Sunday, December 30, 2007

Longevity in Sports and the Toll

I reached my 43rd birthday this last August, 1 week into my 2007 football season. Not as a coach but as a player. Most of the guys I played against in the 1990's are gone. There is only one player in the league that even remembers the 1991 JPFF Spring Tournament who is still playing besides myself.

One might ask, how does one keep playing or better yet, why? and why do I mention myself and those who I played against or with. For starters, I have been blessed enough with the longevity and health with which I continue to play. As to the issues associated with such longevity, I only started thinking about this them when I was feeling bothered by the fact that I was out of the game I loved from 2001 to 2005. It was a game and a sport that I had given my heart and soul to (don't take this bit the wrong way. The man upstairs still has control over my soul). While we play because we love the game, the professionals do not. They are paid entertainers. Notice that I did not say highly paid entertainers, in spite of the fact that many are. Most players do not have the high multi-million dollar contracts. they play for the league minimums or less if they are on the practice squads.

And while there have been several NFL players have been in their forties when they retired, most have been in their twenties and thirties. Unfortunately the toll the older players paid has been great. Reggie white retired at age 42 and was dead at age 43. Lyle Alzado tried to come back at age 41 but was dead at age 42 from brain cancer. There have been others who died in their forties including the great Walter Payton at age 45. Kenny Easly of the Seattle Seahawks had to retire because of a sudden onset of a kidney ailment at the prime of his career. And it does not seem to get any better.

Is their a reason for this and the other debilitating injuries suffered by those who play the game of football or other hard physical sports? One might say that the constant banging would do it, but then how do you explain those who live out their lives to a ripe old age and die of natural causes? And the problems are not limited to Football but are certainly much more in the limelight due to the high profile of football in the U.S..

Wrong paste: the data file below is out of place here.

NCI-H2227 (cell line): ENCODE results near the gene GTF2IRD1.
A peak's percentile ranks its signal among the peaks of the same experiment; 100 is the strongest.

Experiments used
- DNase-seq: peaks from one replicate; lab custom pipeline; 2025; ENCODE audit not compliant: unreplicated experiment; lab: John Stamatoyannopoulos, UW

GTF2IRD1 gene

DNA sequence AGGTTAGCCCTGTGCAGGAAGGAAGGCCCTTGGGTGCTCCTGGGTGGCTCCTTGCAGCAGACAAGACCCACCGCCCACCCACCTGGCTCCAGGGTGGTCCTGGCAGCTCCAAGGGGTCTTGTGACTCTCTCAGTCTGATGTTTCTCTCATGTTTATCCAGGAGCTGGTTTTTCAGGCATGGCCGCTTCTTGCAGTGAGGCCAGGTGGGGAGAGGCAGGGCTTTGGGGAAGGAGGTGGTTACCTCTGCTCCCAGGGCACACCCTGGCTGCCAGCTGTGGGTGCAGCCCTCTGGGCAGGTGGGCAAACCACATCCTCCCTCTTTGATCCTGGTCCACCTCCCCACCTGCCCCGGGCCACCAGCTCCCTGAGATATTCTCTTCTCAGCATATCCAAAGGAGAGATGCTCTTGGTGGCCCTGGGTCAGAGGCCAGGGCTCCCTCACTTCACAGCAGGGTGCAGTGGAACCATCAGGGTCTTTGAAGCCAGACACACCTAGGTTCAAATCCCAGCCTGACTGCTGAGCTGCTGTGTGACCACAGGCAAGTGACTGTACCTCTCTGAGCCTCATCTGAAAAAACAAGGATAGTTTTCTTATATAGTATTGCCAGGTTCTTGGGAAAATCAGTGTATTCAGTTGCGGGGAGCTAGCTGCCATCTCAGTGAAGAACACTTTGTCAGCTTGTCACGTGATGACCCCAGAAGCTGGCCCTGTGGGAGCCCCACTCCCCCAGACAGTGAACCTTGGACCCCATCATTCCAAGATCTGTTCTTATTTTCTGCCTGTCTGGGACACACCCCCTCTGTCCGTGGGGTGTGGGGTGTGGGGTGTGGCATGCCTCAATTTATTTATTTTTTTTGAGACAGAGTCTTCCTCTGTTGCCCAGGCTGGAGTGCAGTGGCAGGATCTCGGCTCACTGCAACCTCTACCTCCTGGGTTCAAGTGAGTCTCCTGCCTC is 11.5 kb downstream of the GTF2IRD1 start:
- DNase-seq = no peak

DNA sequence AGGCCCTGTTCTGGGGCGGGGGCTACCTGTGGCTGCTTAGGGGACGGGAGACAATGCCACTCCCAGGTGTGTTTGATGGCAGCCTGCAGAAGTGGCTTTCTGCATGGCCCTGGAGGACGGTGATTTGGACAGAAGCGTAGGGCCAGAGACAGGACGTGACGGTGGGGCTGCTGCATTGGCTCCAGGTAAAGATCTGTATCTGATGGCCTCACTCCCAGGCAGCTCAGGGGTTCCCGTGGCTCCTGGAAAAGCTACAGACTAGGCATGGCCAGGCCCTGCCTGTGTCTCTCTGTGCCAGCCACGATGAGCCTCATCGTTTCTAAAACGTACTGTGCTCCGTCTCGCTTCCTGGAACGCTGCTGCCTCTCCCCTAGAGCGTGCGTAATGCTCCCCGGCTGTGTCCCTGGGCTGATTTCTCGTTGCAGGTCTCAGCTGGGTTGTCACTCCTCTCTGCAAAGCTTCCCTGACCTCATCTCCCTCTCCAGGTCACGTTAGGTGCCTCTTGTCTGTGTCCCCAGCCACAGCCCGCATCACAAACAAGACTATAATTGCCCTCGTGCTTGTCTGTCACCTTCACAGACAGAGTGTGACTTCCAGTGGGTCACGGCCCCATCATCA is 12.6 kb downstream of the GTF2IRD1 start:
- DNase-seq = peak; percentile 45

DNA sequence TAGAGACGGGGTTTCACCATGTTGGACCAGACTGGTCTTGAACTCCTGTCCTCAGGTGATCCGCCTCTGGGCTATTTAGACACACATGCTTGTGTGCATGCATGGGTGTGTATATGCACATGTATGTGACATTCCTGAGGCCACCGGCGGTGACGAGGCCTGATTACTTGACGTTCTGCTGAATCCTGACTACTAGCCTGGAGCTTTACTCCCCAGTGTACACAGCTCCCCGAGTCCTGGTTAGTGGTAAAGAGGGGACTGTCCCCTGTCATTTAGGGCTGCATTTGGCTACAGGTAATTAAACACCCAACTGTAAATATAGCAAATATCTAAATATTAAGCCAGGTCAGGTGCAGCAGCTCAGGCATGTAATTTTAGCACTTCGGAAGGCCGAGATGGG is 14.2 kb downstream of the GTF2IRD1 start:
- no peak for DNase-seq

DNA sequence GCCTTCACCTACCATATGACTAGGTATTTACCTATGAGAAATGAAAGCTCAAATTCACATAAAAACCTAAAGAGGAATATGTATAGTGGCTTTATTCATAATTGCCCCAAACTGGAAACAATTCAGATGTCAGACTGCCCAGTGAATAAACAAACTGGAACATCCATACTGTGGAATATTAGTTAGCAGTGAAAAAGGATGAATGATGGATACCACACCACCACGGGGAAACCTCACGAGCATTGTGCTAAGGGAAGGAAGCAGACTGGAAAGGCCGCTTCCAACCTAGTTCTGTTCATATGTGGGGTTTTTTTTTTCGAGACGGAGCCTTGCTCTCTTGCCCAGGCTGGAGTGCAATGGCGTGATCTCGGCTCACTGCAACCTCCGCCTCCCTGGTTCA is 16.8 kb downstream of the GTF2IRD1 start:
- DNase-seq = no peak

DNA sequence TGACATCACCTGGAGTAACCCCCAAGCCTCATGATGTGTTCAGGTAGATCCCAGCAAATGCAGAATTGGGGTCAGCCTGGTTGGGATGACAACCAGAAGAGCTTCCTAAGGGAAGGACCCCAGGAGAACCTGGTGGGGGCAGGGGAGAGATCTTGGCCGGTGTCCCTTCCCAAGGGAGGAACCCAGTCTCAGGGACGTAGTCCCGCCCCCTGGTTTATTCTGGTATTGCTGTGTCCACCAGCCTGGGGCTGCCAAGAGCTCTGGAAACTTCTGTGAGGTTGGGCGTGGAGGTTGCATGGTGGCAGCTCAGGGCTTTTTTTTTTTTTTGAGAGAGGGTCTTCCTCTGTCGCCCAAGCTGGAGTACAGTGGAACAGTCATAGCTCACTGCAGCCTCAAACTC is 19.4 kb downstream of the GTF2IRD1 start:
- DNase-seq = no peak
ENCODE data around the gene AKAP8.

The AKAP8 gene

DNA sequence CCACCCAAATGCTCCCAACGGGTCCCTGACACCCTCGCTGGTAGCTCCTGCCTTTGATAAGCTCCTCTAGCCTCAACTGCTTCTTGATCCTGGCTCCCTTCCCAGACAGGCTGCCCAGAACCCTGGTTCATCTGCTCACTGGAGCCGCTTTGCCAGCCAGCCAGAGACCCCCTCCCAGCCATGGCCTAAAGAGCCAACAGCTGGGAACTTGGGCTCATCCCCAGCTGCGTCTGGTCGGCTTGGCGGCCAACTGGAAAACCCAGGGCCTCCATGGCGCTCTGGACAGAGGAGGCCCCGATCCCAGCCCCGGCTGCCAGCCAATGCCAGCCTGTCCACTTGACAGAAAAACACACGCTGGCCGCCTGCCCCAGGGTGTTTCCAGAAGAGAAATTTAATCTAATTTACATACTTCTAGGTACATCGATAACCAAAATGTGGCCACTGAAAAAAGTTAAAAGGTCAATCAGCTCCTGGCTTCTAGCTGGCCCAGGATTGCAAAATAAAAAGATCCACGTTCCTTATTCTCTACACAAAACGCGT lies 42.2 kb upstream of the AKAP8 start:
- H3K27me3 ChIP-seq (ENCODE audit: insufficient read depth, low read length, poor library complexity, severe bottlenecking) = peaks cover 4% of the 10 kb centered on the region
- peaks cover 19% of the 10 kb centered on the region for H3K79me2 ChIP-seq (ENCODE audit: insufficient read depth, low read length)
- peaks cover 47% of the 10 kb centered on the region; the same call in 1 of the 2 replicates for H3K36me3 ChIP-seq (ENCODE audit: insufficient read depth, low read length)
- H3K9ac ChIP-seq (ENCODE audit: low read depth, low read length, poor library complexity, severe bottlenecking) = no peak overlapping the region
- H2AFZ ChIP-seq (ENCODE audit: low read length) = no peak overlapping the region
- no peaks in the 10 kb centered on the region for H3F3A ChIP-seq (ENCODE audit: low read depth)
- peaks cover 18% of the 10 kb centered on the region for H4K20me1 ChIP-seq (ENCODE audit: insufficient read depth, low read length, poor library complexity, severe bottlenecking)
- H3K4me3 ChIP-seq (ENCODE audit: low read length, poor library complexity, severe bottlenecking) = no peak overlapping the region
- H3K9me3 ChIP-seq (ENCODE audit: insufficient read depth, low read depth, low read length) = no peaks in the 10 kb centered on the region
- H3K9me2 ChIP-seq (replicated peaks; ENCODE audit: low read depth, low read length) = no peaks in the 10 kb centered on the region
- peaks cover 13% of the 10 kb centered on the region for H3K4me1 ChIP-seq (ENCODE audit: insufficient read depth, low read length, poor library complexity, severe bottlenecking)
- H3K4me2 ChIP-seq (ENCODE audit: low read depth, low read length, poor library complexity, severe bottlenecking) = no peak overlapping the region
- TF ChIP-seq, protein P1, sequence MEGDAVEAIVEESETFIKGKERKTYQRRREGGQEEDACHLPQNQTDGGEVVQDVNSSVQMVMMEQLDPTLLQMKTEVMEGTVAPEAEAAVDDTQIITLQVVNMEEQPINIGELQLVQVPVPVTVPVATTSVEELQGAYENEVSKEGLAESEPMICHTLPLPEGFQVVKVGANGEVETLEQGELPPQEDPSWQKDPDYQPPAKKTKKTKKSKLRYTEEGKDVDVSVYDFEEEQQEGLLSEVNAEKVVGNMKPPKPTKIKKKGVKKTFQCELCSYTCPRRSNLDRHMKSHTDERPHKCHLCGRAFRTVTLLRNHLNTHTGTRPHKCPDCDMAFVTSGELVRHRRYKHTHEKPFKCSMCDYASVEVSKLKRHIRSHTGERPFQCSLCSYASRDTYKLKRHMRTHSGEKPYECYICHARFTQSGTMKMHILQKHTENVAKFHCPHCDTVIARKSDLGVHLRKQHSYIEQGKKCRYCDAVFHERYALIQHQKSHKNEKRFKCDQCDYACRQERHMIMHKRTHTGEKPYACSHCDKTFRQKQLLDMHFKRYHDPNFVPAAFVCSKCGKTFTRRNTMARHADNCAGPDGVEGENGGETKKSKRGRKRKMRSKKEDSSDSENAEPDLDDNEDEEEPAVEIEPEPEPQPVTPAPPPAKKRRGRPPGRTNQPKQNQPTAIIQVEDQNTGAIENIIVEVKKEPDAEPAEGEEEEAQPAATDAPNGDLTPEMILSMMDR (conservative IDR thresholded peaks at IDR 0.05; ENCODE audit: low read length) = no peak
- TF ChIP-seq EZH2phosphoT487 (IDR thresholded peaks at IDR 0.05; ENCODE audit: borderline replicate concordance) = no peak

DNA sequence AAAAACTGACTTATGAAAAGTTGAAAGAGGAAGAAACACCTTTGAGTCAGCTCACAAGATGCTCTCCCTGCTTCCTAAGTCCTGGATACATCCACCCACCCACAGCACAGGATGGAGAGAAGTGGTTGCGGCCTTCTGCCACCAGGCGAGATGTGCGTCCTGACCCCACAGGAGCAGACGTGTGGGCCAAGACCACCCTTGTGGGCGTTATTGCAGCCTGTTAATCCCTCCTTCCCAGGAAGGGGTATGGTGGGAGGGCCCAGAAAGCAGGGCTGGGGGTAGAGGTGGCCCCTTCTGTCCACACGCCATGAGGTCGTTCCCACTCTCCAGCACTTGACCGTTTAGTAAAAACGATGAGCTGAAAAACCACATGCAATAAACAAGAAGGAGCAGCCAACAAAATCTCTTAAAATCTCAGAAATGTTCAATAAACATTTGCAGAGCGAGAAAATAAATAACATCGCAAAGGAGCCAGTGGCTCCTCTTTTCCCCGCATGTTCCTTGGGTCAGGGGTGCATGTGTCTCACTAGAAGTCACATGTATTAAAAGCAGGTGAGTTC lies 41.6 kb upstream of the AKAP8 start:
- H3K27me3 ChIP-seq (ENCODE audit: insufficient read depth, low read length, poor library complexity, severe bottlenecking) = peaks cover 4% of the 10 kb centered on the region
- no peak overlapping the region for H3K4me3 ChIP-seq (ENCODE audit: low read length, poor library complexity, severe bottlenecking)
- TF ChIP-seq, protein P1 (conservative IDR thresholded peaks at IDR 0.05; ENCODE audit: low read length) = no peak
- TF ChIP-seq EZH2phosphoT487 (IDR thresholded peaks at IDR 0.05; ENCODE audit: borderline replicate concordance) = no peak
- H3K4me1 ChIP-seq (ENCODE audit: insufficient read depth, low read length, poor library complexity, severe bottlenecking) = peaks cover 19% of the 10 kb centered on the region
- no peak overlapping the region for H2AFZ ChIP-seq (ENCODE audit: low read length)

There could be several explanations for the problems including depression when the player retires, dementia caused by brain damage from the pounding, or even the possibility that the players were more debilitated by the issue of drugs in sport, particularly HGH and Steroids. Also if each hit is the equivalent to a 60 MPH car crash, well, it has been proven that high speed car crashes can take years off a person's life span.

But while we want to blame something, the sports which benefit greatly from the contributions of these players, give little to nothing to the research and care of those players issues. Finally in 2007, in an effort led by the Chicago Bear's great coach of the 1980's, Mike Ditka, there is some money flowing to the care of former players. But this is just a drop in the barrel when it is compared to the billions in profits that the teams and team owner have made from these players.

If more is not done to research why these players from all hard physical sports are having the issues and dying as young as many of them are, we will wind up with hundreds and thousands of these players in the future who will be no better off than the disabled veterans who live on the street. We are only remembering them in the past few years with the aid they need and we need to start taking a more serious approach towards this issue.